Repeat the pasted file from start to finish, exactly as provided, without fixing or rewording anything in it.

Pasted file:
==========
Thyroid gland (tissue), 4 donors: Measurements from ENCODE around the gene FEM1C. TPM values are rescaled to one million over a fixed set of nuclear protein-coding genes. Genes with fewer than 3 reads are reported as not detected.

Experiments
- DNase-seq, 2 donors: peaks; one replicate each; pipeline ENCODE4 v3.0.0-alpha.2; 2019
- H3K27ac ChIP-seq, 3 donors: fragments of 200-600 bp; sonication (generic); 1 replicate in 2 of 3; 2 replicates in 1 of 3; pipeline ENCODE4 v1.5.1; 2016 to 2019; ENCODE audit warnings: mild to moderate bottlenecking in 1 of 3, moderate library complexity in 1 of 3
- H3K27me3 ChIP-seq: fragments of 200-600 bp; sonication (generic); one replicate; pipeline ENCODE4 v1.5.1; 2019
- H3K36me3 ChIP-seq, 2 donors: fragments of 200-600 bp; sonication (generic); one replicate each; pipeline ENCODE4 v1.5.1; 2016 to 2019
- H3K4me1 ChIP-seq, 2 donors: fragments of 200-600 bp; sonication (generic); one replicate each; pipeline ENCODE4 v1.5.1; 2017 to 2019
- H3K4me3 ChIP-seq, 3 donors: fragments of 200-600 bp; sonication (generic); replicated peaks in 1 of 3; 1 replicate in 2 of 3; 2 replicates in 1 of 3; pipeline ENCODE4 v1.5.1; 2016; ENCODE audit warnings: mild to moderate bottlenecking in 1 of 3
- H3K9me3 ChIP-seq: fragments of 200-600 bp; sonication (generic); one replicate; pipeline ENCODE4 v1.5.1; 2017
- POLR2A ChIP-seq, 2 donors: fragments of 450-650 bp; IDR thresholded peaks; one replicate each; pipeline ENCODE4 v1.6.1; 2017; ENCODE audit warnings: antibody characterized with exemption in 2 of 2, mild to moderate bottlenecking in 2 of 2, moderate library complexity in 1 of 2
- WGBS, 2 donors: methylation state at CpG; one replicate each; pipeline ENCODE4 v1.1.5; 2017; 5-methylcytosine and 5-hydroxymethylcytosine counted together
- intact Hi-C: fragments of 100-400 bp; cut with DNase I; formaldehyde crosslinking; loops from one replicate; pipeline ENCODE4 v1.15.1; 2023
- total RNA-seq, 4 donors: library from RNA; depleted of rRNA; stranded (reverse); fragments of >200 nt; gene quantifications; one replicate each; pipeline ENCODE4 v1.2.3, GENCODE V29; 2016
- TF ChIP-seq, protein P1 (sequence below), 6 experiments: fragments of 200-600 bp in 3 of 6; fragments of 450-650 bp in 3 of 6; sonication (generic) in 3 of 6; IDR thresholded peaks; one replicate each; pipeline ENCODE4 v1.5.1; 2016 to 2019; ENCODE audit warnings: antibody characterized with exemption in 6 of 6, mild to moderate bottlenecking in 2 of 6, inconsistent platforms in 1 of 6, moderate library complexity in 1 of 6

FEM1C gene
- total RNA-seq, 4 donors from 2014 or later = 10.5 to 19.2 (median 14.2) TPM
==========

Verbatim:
Thyroid gland (tissue), 4 donors: Measurements from ENCODE around the gene FEM1C. TPM values are rescaled to one million over a fixed set of nuclear protein-coding genes. Genes with fewer than 3 reads are reported as not detected.

Experiments
- DNase-seq, 2 donors: peaks; one replicate each; pipeline ENCODE4 v3.0.0-alpha.2; 2019
- H3K27ac ChIP-seq, 3 donors: fragments of 200-600 bp; sonication (generic); 1 replicate in 2 of 3; 2 replicates in 1 of 3; pipeline ENCODE4 v1.5.1; 2016 to 2019; ENCODE audit warnings: mild to moderate bottlenecking in 1 of 3, moderate library complexity in 1 of 3
- H3K27me3 ChIP-seq: fragments of 200-600 bp; sonication (generic); one replicate; pipeline ENCODE4 v1.5.1; 2019
- H3K36me3 ChIP-seq, 2 donors: fragments of 200-600 bp; sonication (generic); one replicate each; pipeline ENCODE4 v1.5.1; 2016 to 2019
- H3K4me1 ChIP-seq, 2 donors: fragments of 200-600 bp; sonication (generic); one replicate each; pipeline ENCODE4 v1.5.1; 2017 to 2019
- H3K4me3 ChIP-seq, 3 donors: fragments of 200-600 bp; sonication (generic); replicated peaks in 1 of 3; 1 replicate in 2 of 3; 2 replicates in 1 of 3; pipeline ENCODE4 v1.5.1; 2016; ENCODE audit warnings: mild to moderate bottlenecking in 1 of 3
- H3K9me3 ChIP-seq: fragments of 200-600 bp; sonication (generic); one replicate; pipeline ENCODE4 v1.5.1; 2017
- POLR2A ChIP-seq, 2 donors: fragments of 450-650 bp; IDR thresholded peaks; one replicate each; pipeline ENCODE4 v1.6.1; 2017; ENCODE audit warnings: antibody characterized with exemption in 2 of 2, mild to moderate bottlenecking in 2 of 2, moderate library complexity in 1 of 2
- WGBS, 2 donors: methylation state at CpG; one replicate each; pipeline ENCODE4 v1.1.5; 2017; 5-methylcytosine and 5-hydroxymethylcytosine counted together
- intact Hi-C: fragments of 100-400 bp; cut with DNase I; formaldehyde crosslinking; loops from one replicate; pipeline ENCODE4 v1.15.1; 2023
- total RNA-seq, 4 donors: library from RNA; depleted of rRNA; stranded (reverse); fragments of >200 nt; gene quantifications; one replicate each; pipeline ENCODE4 v1.2.3, GENCODE V29; 2016
- TF ChIP-seq, protein P1 (sequence below), 6 experiments: fragments of 200-600 bp in 3 of 6; fragments of 450-650 bp in 3 of 6; sonication (generic) in 3 of 6; IDR thresholded peaks; one replicate each; pipeline ENCODE4 v1.5.1; 2016 to 2019; ENCODE audit warnings: antibody characterized with exemption in 6 of 6, mild to moderate bottlenecking in 2 of 6, inconsistent platforms in 1 of 6, moderate library complexity in 1 of 6

FEM1C gene
- total RNA-seq, 4 donors from 2014 or later = 10.5 to 19.2 (median 14.2) TPM